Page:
Compared to some of its upstart competitors, Google Drive is a household name. It doesn't offer the granular IT controls seen elsewhere, and some users might be underwhelmed by its security features, which encrypt data in motion but not data sitting in storage. Still, the service offers thorough Google Docs integration -- and for many, the appeal of an ecosystem could be a meaningful differentiator. The fact that Google offers a relatively competitive 5 GB of free storage only bolsters the appeal, and power users will appreciate that additional capacity won't break the bank: another 25 GB runs only $2.49 per month, and even 1 TB pushes the cost to only $49.99.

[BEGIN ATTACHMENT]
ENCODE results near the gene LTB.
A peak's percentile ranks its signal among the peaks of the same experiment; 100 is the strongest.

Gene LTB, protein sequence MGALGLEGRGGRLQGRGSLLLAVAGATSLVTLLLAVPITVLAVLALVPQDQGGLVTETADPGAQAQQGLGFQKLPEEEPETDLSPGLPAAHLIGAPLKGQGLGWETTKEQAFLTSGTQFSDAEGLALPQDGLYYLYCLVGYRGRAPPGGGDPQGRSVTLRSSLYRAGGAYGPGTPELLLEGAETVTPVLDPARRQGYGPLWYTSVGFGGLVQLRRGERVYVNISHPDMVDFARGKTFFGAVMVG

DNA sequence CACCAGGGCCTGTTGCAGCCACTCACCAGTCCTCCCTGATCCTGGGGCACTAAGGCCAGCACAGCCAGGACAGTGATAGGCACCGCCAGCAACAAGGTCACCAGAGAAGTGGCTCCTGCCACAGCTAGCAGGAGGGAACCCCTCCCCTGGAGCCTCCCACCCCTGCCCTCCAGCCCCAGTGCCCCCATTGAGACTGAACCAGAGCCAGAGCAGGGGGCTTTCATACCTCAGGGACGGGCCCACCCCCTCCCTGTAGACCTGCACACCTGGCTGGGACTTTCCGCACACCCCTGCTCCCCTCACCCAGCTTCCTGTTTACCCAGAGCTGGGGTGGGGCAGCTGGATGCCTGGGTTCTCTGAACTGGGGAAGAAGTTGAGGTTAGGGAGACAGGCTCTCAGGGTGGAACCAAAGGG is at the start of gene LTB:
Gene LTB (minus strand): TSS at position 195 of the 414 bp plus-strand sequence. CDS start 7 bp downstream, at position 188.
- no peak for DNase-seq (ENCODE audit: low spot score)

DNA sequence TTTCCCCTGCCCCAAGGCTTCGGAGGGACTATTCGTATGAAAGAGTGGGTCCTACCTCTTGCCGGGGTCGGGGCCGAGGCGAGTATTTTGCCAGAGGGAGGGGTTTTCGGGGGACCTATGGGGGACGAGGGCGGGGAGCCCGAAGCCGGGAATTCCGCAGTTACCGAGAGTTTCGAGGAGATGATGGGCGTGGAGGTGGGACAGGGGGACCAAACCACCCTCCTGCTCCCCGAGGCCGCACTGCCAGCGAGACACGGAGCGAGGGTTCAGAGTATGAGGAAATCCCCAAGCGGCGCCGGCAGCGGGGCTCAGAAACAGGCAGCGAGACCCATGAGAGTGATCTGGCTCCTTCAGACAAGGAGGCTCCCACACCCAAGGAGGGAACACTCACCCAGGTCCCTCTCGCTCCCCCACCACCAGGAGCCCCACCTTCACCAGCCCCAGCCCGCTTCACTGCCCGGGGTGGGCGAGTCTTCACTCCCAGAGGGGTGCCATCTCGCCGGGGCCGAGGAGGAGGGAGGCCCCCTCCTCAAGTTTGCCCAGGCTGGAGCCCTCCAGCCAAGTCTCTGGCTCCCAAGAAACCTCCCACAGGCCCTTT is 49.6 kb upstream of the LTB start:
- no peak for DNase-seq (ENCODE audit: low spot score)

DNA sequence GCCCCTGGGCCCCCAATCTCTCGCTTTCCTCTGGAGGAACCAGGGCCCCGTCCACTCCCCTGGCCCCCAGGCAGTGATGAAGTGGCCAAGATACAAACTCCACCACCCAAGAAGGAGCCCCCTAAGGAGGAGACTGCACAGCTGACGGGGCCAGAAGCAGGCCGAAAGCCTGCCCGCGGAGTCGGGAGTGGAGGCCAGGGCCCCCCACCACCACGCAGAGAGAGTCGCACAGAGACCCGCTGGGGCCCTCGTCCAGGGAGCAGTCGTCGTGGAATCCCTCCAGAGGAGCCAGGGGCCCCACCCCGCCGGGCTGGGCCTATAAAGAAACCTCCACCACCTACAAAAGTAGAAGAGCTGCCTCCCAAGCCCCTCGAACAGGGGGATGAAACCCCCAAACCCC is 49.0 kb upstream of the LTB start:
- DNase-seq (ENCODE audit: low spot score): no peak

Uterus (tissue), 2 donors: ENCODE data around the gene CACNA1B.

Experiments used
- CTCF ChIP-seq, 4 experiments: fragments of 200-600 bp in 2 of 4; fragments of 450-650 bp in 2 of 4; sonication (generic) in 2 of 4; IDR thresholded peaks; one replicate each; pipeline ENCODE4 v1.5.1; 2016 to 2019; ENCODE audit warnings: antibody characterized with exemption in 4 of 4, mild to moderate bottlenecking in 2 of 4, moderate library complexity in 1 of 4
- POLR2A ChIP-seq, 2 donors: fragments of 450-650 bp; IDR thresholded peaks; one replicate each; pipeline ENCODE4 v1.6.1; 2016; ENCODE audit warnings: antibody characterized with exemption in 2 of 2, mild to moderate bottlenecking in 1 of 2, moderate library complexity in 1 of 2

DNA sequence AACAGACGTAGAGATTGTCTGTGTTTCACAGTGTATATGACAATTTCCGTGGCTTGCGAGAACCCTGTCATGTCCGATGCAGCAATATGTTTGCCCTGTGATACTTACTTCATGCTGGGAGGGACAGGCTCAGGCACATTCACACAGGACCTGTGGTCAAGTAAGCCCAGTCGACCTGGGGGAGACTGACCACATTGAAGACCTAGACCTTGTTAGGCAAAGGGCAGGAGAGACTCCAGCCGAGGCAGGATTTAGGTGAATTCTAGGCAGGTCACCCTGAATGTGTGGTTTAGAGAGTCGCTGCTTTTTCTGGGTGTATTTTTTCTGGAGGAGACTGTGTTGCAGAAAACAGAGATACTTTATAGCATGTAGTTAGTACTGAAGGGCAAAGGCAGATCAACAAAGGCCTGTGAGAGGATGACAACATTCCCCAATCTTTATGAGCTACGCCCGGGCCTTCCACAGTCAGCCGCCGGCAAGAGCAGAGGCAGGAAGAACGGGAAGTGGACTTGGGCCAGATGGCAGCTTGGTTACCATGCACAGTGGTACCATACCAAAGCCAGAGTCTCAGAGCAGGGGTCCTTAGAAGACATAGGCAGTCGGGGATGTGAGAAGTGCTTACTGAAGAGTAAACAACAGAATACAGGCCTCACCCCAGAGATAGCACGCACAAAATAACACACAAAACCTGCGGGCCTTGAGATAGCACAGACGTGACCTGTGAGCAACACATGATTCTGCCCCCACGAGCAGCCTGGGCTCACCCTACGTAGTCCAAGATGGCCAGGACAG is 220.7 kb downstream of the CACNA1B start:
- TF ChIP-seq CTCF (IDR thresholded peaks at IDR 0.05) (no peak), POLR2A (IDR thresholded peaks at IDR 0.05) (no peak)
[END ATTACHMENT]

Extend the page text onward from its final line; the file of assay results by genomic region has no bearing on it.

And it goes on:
But despite Google Drive's appeal and widespread use, the service faces competition within the larger cloud storage scene and specifically from other ecosystem-driven services. Microsoft's SkyDrive, for example, boasts 7 GB of free storage. It also integrates with Microsoft Office, which is a more essential resource than Google Docs. For Mac users, Apple's iCloud is another option in this space. If offers appealing perks such as the "Find My iPhone" feature and includes 5 GB of free storage -- but its approach is generally consumer-centric, making it fine for photos or music but not necessarily for business use.